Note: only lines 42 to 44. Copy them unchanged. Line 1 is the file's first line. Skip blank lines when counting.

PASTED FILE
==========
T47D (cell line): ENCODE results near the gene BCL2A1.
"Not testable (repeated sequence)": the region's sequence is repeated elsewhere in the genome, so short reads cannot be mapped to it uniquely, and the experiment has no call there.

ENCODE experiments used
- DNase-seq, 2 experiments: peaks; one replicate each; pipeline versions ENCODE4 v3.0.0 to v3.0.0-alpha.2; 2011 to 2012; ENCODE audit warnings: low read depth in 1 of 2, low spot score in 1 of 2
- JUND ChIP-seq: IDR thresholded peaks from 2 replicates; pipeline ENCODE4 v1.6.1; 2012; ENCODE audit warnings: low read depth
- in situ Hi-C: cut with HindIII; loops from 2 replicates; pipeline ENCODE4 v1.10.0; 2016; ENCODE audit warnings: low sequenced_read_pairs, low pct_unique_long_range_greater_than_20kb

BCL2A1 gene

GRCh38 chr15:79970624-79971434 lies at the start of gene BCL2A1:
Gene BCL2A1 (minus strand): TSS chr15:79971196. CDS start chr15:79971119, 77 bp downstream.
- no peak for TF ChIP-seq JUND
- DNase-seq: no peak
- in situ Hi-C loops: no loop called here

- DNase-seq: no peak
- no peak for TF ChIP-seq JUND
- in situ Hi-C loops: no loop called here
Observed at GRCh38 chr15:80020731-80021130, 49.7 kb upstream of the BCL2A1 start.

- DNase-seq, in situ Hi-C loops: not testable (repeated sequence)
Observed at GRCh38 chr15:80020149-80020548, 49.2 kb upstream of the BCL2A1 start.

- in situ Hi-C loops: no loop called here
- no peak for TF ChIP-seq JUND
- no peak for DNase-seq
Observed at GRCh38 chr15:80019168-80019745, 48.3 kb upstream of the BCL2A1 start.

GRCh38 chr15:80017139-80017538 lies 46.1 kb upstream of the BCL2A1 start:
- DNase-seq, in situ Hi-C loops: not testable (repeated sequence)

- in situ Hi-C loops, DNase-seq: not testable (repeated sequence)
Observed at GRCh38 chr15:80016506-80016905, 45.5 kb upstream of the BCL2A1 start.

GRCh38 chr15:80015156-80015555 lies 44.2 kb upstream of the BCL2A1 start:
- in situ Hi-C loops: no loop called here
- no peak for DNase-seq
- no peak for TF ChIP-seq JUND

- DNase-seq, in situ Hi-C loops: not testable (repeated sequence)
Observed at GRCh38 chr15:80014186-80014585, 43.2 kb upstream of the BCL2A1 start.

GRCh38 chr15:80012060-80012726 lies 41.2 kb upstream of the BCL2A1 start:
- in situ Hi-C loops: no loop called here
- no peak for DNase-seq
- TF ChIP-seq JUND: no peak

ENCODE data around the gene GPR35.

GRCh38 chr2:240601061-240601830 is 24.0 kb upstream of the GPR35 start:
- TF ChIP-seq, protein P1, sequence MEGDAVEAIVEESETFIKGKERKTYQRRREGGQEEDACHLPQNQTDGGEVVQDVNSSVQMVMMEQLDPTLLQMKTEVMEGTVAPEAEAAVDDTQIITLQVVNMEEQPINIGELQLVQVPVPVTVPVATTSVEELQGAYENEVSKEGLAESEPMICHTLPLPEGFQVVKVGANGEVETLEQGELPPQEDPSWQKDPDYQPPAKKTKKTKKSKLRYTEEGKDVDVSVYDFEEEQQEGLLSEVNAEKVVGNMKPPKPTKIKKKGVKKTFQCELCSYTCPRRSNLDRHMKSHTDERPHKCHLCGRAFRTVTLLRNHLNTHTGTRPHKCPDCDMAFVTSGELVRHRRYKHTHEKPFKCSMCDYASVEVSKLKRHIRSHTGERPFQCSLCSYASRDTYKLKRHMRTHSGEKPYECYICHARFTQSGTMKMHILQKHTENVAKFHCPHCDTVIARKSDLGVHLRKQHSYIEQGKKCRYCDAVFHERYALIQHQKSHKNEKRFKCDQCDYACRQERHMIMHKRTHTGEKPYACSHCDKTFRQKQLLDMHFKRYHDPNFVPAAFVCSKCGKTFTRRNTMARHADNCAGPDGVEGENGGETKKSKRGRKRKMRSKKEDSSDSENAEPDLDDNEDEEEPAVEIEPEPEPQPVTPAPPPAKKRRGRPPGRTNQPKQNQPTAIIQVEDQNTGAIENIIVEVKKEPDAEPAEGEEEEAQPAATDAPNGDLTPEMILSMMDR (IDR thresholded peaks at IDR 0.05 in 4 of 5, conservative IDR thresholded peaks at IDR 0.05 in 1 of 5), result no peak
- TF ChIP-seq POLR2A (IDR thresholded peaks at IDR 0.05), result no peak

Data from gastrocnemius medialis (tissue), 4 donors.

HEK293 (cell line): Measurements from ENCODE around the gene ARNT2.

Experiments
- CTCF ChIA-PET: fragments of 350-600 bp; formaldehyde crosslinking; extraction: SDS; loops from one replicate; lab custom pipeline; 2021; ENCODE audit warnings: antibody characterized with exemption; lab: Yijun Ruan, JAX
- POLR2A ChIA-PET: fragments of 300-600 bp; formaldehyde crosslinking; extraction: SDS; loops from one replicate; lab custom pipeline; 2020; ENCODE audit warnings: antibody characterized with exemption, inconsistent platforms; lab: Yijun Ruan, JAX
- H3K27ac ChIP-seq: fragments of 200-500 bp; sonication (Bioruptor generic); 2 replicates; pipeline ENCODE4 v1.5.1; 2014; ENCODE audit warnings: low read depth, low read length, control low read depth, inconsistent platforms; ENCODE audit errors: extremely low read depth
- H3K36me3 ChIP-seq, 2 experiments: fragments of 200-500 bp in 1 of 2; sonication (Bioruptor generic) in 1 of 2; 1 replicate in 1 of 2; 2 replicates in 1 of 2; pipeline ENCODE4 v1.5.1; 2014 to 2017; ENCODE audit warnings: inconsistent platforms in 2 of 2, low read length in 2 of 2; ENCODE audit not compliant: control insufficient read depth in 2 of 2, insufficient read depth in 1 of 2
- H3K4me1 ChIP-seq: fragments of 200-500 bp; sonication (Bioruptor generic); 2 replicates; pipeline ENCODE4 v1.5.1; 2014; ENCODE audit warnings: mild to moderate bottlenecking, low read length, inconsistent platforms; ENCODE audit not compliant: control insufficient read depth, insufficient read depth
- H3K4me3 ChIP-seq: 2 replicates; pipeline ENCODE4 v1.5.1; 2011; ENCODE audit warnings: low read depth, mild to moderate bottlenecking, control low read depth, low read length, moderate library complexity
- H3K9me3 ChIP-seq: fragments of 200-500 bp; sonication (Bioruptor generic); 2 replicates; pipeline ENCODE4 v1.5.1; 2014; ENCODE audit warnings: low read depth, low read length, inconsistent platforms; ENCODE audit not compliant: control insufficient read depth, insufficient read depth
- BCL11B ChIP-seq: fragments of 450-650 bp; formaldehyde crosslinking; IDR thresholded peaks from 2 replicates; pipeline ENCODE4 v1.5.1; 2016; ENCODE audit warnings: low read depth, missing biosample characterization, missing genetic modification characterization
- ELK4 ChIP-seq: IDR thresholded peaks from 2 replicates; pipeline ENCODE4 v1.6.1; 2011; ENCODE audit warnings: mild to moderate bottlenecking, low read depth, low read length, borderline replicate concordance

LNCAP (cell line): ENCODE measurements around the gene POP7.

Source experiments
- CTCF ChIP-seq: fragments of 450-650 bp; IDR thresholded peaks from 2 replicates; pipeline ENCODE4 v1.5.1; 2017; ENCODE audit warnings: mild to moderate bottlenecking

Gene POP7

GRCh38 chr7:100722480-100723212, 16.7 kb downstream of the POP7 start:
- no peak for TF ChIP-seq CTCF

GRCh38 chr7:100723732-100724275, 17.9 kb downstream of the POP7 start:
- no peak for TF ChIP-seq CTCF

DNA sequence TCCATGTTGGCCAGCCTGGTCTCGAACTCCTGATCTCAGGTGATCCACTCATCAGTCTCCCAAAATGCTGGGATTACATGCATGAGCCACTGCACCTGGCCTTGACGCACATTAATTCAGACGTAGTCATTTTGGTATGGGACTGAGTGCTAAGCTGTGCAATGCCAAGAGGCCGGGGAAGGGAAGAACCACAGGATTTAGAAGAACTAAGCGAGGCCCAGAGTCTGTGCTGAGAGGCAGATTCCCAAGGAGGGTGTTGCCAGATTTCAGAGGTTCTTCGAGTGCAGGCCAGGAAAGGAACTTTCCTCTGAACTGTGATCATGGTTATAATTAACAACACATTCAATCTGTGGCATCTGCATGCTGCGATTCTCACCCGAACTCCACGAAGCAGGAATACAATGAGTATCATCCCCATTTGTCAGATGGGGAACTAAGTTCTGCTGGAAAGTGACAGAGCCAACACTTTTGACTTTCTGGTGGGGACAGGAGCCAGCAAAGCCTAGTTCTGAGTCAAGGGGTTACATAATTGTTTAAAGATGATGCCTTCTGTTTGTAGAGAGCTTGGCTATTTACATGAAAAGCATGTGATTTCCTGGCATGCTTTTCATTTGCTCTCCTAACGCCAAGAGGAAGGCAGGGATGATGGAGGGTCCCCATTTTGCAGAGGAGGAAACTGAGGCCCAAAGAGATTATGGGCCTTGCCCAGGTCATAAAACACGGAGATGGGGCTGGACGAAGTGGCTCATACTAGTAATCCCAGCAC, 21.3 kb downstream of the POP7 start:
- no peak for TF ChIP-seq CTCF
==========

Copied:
HEK293 (cell line): Measurements from ENCODE around the gene ARNT2.

Experiments
- CTCF ChIA-PET: fragments of 350-600 bp; formaldehyde crosslinking; extraction: SDS; loops from one replicate; lab custom pipeline; 2021; ENCODE audit warnings: antibody characterized with exemption; lab: Yijun Ruan, JAX